Community information secret to SW arrests

Kate FieldingSouth Western Times
Insp. Peter Morrissey
Camera IconInsp. Peter Morrissey

South West police have renewed calls for residents to report suspicious and criminal behaviour following an alleged “significant” drug bust which has been credited to information from the community.

Insp. Peter Morrissey said residents were the “eyes and ears” on the streets for police and information received through Crime Stoppers and local stations were vital in police operations.

He said people knew when something was not right in their street or the house next door and there were “dead give-aways” for drug-related activity.

“It’s like rocking up to buy your lotto but it’s not a newsagent,” Insp. Morrissey said.

“One of the dead give-aways is cars coming and going, people coming and going from houses, staying for a short period of time and then off they go.”

It comes as Bunbury detectives, Manjimup police, Organised Crime Squad and Police Canine Unit searched 15 properties in Manjimup and Withers where they allegedly seized more than 250g of methamphetamine, cannabis, more than $20,000 in cash and firearms, including a unlicensed semi-automatic rifle with a silencer.

A Withers man was among 13 people charged with more than 60 offences following the sting, labelled Operation Zagros.

The operation was sparked following community concern and Insp. Morrissey said areas where activity was reported would continue to be targeted.

“We will be targeting every community that the community wants to get involved with providing us information and intelligence that leads us to getting enough information to provide us with a base to commence an investigation,” he said.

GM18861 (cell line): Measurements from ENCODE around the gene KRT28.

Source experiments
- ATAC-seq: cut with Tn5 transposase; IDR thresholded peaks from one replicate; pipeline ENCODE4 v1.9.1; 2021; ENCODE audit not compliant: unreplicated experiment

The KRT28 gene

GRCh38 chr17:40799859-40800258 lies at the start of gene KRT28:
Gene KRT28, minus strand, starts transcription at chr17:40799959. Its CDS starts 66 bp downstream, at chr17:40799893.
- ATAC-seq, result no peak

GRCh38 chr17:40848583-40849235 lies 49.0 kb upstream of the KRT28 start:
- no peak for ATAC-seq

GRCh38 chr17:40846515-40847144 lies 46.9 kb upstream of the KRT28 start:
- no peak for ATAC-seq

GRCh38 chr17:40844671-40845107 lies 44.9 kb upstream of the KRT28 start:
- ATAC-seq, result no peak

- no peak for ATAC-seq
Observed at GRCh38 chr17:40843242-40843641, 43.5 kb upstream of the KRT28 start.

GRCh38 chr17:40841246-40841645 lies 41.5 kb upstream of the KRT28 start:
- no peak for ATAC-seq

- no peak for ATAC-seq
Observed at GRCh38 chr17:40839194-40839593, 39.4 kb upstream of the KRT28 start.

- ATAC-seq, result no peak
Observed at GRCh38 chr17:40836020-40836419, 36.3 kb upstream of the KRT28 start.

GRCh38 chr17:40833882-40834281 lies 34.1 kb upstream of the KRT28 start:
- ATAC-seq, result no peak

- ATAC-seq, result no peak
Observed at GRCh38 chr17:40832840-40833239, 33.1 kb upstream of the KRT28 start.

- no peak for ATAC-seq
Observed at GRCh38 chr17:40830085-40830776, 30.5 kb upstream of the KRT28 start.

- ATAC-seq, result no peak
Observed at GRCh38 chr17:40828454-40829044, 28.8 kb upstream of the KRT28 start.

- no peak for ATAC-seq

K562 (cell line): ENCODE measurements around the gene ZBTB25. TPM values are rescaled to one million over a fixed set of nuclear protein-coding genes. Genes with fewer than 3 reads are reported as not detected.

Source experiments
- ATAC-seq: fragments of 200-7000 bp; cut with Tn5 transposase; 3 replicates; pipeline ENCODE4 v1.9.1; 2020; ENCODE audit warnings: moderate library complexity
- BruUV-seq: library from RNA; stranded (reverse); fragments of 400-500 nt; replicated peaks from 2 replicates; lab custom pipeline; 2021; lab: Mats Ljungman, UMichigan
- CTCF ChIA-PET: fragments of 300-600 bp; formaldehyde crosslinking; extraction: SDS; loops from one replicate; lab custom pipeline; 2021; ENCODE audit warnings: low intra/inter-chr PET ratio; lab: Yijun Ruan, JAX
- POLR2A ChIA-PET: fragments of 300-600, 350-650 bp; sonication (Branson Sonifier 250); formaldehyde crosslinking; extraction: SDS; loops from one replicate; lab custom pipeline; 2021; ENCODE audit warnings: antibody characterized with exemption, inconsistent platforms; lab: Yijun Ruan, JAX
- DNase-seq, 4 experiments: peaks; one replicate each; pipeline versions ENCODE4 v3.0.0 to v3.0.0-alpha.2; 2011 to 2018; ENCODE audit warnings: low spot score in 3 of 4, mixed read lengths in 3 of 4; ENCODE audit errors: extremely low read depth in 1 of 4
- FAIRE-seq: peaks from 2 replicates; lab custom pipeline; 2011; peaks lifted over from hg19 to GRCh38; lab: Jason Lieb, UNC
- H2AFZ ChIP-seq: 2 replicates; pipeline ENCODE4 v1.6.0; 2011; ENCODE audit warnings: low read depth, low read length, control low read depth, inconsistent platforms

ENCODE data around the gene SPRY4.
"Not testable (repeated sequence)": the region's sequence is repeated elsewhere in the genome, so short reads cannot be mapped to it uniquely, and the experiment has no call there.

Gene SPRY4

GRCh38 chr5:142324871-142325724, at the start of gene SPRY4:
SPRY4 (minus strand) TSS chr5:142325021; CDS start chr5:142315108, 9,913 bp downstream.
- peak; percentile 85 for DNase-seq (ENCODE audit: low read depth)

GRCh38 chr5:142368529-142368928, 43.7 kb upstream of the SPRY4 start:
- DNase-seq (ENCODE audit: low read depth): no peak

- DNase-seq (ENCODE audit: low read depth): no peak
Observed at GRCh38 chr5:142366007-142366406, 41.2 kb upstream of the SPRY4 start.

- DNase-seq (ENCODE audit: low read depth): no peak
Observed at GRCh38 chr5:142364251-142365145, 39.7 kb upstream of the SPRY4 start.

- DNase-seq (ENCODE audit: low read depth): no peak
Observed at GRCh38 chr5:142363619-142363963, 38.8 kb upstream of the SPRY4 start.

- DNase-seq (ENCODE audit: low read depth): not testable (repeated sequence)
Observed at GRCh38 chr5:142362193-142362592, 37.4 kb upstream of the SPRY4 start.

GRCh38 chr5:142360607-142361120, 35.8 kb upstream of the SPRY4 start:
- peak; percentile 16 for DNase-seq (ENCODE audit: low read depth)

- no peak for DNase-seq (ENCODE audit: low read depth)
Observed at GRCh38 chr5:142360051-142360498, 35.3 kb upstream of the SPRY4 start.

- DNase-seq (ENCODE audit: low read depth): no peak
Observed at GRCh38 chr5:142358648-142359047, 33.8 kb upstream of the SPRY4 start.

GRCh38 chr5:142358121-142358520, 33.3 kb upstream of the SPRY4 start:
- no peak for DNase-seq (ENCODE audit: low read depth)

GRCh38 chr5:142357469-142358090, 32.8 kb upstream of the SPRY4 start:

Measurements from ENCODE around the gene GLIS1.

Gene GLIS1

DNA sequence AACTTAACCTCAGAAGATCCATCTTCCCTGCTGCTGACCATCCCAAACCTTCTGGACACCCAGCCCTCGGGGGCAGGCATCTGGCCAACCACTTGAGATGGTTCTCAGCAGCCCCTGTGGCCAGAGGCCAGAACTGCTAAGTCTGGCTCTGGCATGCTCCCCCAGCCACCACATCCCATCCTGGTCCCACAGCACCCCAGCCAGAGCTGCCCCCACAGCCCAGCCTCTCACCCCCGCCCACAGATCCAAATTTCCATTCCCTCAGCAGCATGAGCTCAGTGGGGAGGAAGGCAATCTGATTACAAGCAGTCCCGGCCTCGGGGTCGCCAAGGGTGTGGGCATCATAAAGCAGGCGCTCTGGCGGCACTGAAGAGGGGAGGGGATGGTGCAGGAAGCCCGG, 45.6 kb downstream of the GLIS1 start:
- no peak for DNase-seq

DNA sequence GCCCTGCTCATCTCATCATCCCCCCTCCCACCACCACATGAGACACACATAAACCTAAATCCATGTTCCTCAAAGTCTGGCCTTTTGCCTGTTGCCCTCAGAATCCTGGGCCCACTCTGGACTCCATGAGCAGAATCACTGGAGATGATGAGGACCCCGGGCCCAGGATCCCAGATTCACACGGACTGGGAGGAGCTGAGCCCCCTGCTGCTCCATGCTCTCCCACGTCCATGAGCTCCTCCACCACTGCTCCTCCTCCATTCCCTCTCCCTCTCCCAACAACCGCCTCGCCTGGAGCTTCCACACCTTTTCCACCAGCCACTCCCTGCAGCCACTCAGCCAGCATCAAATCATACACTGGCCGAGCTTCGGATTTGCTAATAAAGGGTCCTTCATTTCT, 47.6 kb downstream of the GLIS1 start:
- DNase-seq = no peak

He said it was hoped last week’s alleged drug bust would put confidence into the community that information received was being acted on by police.

“Those little tiny bits of information have filled in a jigsaw that’s enabled us to implement this operation,” he said.

“This is an encouragement to the community, that whilst you might ring Crime Stoppers or talk to your local police and raise issues with them and you might not see the police come to the door the next day or the next week, all those little bits of information do result in the culmination of an event such as this.

“Hopefully what it does is it gives the community solace that the information that they pass on is acted.”

He said residents should continue to report activity to Crime Stoppers – an anonymous service – on 1800 333 000.

“Small communities hear things, there’s a lot of known knowns that people don’t talk about, because they don’t think it’s going to be actioned or they’re scared of repercussions ... Crime Stoppers is a completely anonymous facility,” he said.

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